You know how, every now and then, you discover a workplace productivity app that actually does what it promises and makes life easier?
What is Slack?
Slack is a real-time, cloud-based, messaging and collaboration platform. It was founded by Stewart Butterfield in August 2013 to use in his computer game company at the time.
A short three and half years later, Fortune reported in April 2016 that Slack had grown to an incredible value of $3.8 billion, with a daily user base of 2.7 million fans. Slack’s crazy growth curve confirms that we are not the only team that loves this brilliant productivity tool.
Why the name Slack?
According to Wikipedia, the name Slack is an acronym for “Searchable Log of All Conversation and Knowledge”.
How much does Slack cost?
Slack has both free and paid options. According to Fortune, approximately 30 percent of Slack’s user base don’t pay a cent. This is understandable, considering that for free, you can have (almost) unlimited users per channel and you can search up to 10,000 of your team’s messages.
Why do we love Slack?
1. We get instant answers
Waiting for your colleague to sift through their emails and decide which emails are a priority to answer can be both ineffective and frustrating for the whole team, especially when you have very quick questions that can be solved with very quick answers.
Slack’s real-time messaging is therefore particularly perfect for: instant Q&A: quickly seeking an opinion or approval; and/or updating the team with quick messages of all shapes and sizes.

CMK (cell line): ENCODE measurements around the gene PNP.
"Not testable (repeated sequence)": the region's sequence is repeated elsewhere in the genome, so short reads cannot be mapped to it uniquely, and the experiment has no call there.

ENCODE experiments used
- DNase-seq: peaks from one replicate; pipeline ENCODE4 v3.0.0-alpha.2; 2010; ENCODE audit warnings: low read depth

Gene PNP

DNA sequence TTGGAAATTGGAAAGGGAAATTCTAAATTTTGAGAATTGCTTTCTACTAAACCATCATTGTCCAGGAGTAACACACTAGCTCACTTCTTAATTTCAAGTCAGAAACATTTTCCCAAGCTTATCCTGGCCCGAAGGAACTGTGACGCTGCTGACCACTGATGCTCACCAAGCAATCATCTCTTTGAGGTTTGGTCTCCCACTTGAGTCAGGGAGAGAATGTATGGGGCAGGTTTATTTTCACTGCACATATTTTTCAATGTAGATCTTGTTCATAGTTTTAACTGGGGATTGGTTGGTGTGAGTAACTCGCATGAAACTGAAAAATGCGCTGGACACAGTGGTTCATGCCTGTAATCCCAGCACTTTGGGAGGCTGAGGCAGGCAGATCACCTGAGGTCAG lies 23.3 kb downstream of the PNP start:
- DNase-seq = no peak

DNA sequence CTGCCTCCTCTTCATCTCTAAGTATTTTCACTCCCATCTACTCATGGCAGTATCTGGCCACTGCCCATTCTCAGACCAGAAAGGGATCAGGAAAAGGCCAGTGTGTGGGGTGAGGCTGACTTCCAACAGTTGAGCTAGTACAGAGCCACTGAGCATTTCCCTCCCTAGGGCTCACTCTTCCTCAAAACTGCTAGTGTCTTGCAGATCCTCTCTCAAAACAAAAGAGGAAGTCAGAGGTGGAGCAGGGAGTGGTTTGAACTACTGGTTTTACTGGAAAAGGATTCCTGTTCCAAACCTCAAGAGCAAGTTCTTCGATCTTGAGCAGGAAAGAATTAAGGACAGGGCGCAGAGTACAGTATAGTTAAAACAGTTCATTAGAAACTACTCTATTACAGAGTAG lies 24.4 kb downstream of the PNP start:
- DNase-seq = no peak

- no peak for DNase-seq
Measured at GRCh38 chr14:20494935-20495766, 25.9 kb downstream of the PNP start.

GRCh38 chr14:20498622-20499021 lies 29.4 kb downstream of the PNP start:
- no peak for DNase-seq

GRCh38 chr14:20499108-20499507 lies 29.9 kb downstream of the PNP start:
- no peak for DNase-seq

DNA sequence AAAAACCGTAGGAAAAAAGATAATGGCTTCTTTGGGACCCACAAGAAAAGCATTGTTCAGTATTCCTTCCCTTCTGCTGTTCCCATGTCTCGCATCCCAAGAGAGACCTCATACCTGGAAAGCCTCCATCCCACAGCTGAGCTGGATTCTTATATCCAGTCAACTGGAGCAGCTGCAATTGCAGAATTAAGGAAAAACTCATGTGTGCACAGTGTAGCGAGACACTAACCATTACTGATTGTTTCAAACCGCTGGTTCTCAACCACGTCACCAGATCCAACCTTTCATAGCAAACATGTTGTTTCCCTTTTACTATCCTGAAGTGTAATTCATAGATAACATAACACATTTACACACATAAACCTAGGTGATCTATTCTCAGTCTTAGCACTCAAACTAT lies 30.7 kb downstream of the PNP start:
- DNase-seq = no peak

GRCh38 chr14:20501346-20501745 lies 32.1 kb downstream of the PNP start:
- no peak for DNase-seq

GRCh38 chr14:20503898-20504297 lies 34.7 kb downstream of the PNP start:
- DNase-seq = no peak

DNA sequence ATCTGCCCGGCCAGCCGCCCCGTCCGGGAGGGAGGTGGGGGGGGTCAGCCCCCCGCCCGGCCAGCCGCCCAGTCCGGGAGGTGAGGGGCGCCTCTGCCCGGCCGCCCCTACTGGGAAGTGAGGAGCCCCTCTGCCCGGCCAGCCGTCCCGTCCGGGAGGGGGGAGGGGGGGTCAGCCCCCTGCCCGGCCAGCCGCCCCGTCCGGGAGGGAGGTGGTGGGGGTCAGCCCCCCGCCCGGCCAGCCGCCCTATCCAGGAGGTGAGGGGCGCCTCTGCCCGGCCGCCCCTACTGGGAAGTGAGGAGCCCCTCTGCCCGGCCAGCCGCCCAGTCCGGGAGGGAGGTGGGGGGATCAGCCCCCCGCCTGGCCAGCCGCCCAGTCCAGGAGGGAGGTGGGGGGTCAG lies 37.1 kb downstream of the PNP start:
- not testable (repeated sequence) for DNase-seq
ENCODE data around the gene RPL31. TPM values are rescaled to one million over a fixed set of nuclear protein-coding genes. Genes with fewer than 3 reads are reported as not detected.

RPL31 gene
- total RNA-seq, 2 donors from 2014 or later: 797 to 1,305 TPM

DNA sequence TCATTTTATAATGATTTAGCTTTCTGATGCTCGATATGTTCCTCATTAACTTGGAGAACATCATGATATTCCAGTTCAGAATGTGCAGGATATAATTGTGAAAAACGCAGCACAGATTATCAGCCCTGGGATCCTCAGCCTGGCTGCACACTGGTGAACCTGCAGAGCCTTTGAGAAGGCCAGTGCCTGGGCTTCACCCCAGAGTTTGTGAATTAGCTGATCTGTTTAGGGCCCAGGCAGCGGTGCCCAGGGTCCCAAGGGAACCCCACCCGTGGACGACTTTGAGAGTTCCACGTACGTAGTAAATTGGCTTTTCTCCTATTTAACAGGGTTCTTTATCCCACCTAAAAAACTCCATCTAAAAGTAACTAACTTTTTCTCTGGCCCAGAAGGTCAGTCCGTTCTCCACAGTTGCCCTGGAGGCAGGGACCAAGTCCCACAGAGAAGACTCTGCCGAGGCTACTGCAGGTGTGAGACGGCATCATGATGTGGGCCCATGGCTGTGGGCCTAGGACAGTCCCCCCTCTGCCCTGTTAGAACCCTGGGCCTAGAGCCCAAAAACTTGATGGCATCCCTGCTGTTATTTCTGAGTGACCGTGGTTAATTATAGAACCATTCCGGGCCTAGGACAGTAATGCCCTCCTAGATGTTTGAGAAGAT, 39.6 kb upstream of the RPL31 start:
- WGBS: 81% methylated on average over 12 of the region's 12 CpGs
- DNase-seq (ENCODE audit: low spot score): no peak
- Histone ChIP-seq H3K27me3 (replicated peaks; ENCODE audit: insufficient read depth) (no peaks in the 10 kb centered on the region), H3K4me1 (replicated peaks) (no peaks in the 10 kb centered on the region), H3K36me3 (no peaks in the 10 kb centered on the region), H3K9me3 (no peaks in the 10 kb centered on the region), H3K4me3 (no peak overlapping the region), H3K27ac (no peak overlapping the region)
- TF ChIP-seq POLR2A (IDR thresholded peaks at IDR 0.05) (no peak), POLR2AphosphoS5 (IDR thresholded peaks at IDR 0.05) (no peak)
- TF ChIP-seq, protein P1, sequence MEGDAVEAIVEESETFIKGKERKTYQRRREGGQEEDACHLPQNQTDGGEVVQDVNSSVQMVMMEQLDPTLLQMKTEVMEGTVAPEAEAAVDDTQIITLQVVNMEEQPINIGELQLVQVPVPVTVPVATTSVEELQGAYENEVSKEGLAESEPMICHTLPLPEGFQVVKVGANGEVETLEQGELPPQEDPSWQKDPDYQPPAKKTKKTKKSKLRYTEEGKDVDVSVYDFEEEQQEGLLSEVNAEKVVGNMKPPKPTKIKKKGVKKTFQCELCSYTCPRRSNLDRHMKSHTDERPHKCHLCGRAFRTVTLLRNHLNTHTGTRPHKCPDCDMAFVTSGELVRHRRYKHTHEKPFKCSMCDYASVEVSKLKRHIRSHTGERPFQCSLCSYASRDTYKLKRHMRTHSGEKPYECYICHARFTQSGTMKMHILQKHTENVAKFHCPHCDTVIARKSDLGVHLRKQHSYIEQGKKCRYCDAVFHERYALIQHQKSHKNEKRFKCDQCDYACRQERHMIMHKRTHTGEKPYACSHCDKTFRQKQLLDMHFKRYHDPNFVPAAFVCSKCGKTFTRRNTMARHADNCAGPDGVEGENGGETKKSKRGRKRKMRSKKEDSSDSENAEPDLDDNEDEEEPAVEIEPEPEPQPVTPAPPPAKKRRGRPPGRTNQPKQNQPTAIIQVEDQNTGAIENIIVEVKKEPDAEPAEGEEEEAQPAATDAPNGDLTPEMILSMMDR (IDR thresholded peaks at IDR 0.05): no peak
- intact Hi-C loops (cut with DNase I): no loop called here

For example: “Jen, did you get approval for us to start work on Client ABC’s social media?” “Team: Coffee machine repair guy coming at noon” “Jack, want a red or orange button on our new home page?”
These are quick questions or updates that don’t need emails or someone to get up from their desk and walk downstairs to ask a colleague for an answer.
If you facilitate a culture of speed, that’s exactly what you’ll get. So if it’s something quick, we use Slack. For everything else (especially client related), we use Trigger. Together, this means that unlike other businesses, we very rarely experience internal email overwhelm
2. We see what we want to see
Slack gives you three main options for messaging: direct messages; group channels; and private channels. This is hugely beneficial to our workflow because it means that everyone only receives (and/or can choose to read) only the messages that affect them directly.
Here’s an example of a private channel. In our case, we have remote workers who really don’t care if the coffee machine is broken today or if we need a volunteer to lock up the office tomorrow. So, private channels are a godsend.
Here’s an example of some of our public (opt-in) channels in our Trigger team. As with any channel, it’s label changes to a bold white if there are new messages in there to read. (You also have the option for desktop and/or mobile push notifications.)
And here’s an example of the direct messaging channel. Anyone who you have directly messaged recently will show up in that list for easy access.
3. We know our team’s movements
Most teams these days are not confined to the same four walls, 9am-5pm. Team members are working flexible hours, travelling interstate or abroad, out and about for meetings, or needing to close the office door to block out the world and get stuff done.
As a result, keeping track of everyone’s movements and knowing who (and when) are best to message or call, can be tricky - even if you have your Trigger and Google calendars synced.